My work carves out space for queer opulence and visibility in a world where difference is under attack. This space takes the form of physical barriers begging to be crossed, decorative objects made from everyday materials re-combined, and performance-based workshops for creating physical objects of resistance, as well as the teaching of mundane skills like mending or sewing that allow for self-reliance and creative expression.
My ideas on making begin with the textile—both in the creation of sculpture and the creation of myself—as cloth’s ubiquity allows for understanding across experience, class, place and disparate peoples. By adapting traditional textile techniques and tools to non-traditional and repurposed materials, such as dead bike tubes or unwanted t-shirts, I refigure the way I view what is desirable. I use these cast-off materials as if they’re chameleons, transforming them to bring out their sensual qualities and adapting them to create permeable spaces for queer bodies—a literal queering of materials.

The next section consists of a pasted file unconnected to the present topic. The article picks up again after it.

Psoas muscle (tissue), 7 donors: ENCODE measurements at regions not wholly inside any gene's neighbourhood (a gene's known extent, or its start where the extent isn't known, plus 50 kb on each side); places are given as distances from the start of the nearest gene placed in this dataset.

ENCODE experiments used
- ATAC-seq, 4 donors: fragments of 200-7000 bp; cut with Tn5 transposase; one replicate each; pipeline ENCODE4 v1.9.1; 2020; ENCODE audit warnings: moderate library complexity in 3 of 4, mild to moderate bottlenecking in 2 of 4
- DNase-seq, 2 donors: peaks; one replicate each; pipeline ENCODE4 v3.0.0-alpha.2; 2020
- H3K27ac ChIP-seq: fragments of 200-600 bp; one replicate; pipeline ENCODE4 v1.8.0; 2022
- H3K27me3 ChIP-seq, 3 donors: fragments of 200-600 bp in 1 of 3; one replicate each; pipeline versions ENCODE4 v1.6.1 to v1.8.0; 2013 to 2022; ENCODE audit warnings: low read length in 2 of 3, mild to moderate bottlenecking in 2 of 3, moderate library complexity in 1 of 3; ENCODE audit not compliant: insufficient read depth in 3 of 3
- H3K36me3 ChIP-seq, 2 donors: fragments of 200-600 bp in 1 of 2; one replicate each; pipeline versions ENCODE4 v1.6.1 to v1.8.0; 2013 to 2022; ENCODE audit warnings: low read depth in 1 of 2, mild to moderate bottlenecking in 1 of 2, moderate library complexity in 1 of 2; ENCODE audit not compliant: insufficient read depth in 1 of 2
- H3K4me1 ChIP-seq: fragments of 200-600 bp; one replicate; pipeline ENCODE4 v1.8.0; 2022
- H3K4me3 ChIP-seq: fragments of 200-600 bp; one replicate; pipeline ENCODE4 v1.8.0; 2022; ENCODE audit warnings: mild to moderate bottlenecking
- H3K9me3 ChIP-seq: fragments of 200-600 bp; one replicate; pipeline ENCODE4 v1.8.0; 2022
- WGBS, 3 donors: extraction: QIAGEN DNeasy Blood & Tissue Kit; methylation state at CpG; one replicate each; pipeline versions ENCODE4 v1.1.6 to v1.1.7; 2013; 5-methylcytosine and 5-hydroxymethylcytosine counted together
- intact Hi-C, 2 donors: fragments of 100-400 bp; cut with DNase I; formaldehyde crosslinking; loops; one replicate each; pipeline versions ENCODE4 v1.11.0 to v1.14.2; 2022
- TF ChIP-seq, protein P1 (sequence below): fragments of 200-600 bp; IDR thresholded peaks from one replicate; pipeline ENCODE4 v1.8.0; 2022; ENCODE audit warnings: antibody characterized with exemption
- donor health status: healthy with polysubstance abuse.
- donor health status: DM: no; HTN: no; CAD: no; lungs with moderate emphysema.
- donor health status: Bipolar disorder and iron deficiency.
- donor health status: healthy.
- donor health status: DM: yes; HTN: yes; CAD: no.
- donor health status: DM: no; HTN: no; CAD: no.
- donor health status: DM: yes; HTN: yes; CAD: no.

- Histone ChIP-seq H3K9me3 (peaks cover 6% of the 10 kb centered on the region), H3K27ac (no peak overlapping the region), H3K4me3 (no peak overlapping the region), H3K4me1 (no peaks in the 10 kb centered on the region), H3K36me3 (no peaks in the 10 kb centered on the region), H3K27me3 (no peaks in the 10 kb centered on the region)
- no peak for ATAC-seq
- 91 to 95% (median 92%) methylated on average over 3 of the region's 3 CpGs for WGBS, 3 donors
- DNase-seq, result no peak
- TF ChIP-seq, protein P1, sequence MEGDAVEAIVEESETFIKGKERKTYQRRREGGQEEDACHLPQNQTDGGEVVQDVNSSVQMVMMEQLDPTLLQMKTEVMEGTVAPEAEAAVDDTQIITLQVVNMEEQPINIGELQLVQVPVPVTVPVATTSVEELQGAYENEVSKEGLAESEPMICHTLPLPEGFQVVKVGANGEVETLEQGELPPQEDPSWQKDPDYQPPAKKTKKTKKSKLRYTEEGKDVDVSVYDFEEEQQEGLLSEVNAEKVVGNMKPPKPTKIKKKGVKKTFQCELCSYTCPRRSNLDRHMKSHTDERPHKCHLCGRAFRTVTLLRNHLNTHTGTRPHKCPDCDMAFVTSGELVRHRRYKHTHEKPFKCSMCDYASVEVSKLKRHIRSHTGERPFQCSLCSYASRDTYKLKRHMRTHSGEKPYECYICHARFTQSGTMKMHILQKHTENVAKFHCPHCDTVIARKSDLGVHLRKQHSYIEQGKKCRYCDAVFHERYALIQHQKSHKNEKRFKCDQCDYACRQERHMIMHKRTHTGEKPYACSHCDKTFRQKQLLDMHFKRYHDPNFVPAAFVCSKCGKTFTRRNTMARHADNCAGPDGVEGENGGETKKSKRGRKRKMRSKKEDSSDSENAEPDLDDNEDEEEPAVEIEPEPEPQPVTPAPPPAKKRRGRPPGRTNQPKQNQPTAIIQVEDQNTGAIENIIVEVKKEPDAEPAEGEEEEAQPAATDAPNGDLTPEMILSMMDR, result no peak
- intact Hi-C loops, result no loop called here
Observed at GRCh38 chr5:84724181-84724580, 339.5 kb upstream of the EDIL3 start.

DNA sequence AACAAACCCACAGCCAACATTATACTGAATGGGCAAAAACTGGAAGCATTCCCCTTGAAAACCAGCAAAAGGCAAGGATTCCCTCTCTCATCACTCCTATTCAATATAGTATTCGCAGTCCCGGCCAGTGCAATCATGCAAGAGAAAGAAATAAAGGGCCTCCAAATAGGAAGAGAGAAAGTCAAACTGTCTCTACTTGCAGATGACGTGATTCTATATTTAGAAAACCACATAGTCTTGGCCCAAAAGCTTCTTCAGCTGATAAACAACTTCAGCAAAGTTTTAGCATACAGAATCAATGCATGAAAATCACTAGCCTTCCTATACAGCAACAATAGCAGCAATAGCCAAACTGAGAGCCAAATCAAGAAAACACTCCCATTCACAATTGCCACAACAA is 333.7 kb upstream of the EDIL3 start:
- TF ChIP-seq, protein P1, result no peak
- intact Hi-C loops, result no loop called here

Since I began the project of helping others use clothing as a means of radical self-expression, I have looked more closely at the pluralities of my own queerness and gender, and the ways these things come through in my work. I find myself thinking about repurposing as means of Queer feminist survival. I find myself utilizing craft as a means of finding focus, purpose, and calm, to allay the stress and dread caused by the polarizing social and political situation we find ourselves in, and to help others find moments of power in small objects and actions. In working this way, my imaginative re-use allows me to build spaces and objects for belonging. I strive to re-imagine the world around me, working to find extravagant solutions for everyday problems, all the while working to gather community and mount a visual resistance.